You’re doing it. You made the decision to travel long-term; decided how much money you needed to get started; took care of all the pesky details; geared up for the road; and figured out your niche for earning money abroad. You’ve made it!
Now we come full circle a bit, to touch upon the cost of living while you are on the road. If you weren’t sure of how much money to write in the various spending categories in your journal when you started, here are some practical tips to help you make sure you budget the right amounts and don’t go overboard.
How Are You Paying for Things on the Road?
I’m a big fan of using my credit card for almost everything. So wherever I can and for a variety of reasons, I pay for things with plastic. However this isn’t always easy to do depending on where you go, especially if you are visiting small cultural markets or wayward towns and are hoping to get a bargain. For that, you’ll need cash.
I also must note that I am an extremely disciplined person, with the ability to spend within my means and pay off my credit card balance in full every month. If you can’t do this yourself, then do yourself a favor and leave the plastic at home.
Actually, sadly you can’t. You’ll need a credit card in many cases to book travel and accommodations, and will have to present your card at check-in to verify the purchase. But if you know yourself well enough to know that spending can be a problem with credit cards, then ask to have your credit limit reduced to an amount that won’t put you into a financial tailspin if you overspend, but will allow you to make travel arrangements as needed.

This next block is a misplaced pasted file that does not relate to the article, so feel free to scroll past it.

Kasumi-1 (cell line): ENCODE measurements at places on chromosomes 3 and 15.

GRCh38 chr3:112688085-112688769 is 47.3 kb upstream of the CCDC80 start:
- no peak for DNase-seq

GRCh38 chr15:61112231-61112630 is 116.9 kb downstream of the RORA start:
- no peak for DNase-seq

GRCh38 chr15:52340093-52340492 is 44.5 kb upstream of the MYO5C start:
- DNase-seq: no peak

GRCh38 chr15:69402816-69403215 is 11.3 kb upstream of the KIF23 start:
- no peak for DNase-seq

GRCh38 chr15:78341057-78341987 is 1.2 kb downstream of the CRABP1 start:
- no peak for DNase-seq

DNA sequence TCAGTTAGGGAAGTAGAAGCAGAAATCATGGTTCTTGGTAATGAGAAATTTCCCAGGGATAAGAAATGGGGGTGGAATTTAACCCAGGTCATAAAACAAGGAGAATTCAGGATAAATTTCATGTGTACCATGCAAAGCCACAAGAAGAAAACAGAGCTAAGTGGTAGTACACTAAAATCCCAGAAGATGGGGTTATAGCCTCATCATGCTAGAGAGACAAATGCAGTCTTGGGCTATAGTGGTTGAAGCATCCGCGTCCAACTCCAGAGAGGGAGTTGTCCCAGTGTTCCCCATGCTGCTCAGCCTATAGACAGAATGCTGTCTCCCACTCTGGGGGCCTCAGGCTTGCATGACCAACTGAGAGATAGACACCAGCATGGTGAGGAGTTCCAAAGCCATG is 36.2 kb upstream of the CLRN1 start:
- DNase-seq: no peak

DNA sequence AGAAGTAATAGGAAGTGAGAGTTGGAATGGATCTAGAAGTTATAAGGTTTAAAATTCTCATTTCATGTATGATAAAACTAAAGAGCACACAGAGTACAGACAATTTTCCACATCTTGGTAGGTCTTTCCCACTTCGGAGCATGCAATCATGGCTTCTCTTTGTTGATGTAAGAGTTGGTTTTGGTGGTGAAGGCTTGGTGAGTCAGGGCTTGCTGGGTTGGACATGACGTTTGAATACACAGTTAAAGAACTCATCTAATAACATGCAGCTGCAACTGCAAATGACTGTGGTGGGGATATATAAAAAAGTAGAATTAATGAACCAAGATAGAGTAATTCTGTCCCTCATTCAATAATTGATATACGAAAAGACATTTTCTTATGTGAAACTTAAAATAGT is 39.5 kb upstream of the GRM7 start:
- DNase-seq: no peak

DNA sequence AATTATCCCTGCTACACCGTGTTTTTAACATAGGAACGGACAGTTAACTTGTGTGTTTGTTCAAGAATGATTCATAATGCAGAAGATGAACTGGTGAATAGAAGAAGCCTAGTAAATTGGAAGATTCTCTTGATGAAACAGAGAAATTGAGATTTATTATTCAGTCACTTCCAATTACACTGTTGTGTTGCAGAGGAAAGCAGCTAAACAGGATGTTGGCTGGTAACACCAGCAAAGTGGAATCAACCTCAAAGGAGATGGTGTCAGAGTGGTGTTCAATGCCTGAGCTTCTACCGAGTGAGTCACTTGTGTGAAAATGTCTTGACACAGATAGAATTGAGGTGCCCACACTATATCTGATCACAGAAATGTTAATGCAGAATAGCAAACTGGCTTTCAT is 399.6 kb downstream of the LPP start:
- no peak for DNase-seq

Managing Your Finances
Hopefully at this point in your vagabonding journey, you have automated your bills and are able to handle all your banking online with ease. With a simple internet connection once in a while, you can manage your finances without much ado.
- Log on to your bank account at least every two weeks to check for strange activity and monitor your own transactions (eg: ATM withdrawals and associated exchange rates).
- Transfer any excess balances in your bank account (if you are lucky enough to receive ongoing income electronically or have deposits made for you, for example with rental income to your high-interest savings account.
- Pay your credit card on-time, if not early, every month. Be sure to monitor the exact charges to your card and keep an eye on the exchange rates in so doing.
- Change your passwords regularly. And choose passwords with both letters (upper case and lower case) and numbers for higher security. When you enter passwords in public places, be sure to type in such a way that an onlooker can’t figure out what you’re typing.
- If using a wireless connection on your laptop to do your banking, as soon as you are finished, disconnect the wireless internet option entirely, and shut down the computer, to prevent a hacker’s malicious intrusion on your accounts.
Aside from accommodation and flights, food will be your biggest budget-eater while living the life of a vagabond, especially if you’re not careful.
It’s all too easy to get sucked into going to dinner with new friends and other travelers every day of the week. And with a round of beers bought here and there, all of a sudden you blew the budget for a week in just a night or two.